I think that churches are in a unique position to open really meaningful dialogues about IPV. For many people, a church is not just somewhere to worship once a week, but a source of social interaction, a sense of community, and often even a “second family.” Therefore, many people have the potential for close and supportive relationships within their churches, so there is are opportunities for in-depth conversations that can happen at different levels. Beyond one-on-one conversations with friends within the church, people can have conversations in small groups, Sunday school classes, youth groups, prayer groups, and even church-wide meetings.
I’ve had the opportunity to speak about IPV with church groups before, and I’ve found them to be really lively, compassionate conversations, often ending with the sincere question of: “What can we do to help?” Therefore, I‘ve seen firsthand the value of having these conversations, in that they often provide the motivation for church members to take action.
Step 4: Offer resources.
I believe that churches can play a key role in helping to connect people who are experiencing abuse with the services and resources that they need to seek safety. Some people will seek help from their church before they would ever think to reach out to a community agency, such as a domestic violence shelter. Therefore, the messages they hear from the people in their church when they reach out for help can make a big difference in whether they reach out for more help or not.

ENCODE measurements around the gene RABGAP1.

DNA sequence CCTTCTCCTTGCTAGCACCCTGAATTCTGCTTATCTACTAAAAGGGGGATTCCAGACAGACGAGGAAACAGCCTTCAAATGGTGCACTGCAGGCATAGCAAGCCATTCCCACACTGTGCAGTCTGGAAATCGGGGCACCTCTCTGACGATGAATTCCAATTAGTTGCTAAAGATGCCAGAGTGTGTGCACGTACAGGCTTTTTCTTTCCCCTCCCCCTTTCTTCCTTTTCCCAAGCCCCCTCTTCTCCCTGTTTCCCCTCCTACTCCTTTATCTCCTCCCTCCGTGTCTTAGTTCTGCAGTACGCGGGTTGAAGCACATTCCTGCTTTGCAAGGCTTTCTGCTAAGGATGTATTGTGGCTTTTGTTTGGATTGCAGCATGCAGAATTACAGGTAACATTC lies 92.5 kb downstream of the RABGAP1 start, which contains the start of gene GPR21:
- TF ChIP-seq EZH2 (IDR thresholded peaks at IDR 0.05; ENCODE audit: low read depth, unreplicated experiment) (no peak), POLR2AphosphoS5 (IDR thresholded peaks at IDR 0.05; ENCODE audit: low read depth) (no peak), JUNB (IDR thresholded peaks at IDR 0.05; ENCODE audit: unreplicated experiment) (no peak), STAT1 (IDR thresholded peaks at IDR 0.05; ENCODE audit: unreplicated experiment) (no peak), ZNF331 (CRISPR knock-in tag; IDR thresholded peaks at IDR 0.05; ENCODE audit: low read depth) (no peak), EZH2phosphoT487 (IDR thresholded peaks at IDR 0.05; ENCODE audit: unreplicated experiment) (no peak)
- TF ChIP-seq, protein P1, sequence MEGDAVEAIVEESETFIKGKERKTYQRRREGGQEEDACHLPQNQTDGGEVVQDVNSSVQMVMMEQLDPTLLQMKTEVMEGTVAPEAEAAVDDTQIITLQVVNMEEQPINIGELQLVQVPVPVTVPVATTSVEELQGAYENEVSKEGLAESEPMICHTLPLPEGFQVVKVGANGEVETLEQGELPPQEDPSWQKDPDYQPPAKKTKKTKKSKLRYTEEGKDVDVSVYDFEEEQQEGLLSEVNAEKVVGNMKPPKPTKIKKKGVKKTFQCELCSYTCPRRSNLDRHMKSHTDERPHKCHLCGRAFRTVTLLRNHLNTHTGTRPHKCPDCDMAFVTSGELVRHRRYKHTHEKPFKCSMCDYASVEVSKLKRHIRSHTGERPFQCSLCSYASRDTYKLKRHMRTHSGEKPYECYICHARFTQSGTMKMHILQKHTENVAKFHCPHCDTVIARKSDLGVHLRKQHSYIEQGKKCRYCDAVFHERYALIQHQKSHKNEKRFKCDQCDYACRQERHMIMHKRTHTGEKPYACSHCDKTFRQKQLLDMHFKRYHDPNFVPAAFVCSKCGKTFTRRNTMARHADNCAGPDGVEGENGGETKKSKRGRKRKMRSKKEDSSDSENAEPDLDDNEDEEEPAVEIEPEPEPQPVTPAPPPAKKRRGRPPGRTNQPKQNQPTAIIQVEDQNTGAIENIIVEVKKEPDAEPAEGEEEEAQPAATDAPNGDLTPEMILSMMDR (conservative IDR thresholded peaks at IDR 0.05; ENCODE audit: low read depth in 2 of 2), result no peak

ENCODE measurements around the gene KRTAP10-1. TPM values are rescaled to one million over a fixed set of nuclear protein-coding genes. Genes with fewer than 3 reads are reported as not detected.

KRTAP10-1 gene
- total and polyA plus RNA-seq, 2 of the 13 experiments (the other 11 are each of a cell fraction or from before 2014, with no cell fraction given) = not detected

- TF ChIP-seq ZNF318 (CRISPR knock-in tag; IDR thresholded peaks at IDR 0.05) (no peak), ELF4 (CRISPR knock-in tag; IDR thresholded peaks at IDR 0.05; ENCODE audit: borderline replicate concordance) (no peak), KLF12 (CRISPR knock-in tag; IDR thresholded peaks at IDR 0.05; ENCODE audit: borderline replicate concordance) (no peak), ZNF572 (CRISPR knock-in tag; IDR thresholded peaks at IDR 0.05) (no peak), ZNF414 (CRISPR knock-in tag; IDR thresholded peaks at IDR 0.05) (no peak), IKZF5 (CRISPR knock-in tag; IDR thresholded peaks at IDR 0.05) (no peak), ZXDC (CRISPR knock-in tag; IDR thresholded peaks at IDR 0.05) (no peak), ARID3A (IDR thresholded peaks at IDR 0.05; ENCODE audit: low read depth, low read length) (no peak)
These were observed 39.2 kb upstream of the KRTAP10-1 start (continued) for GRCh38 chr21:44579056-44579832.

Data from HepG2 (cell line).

I think it’s critical that church leaders, and ideally all members, understand how to access services for IPV in their local community. Identifying the relevant agencies and how to get in touch with them (e.g., through a crisis line) can help ensure that this information is available whenever a need arises.
Churches also can consider if and how they can offer other types of resources for people experiencing IPV. These resources may include food and clothing (and possibly even a safe place to stay) after a survivor leaves an abusive relationship, child care and transportation, and links to other relevant community services (e.g., for counseling or medical care). Many church leaders are well-connected in their local communities and therefore well-poised to help survivors access the support they need in the community.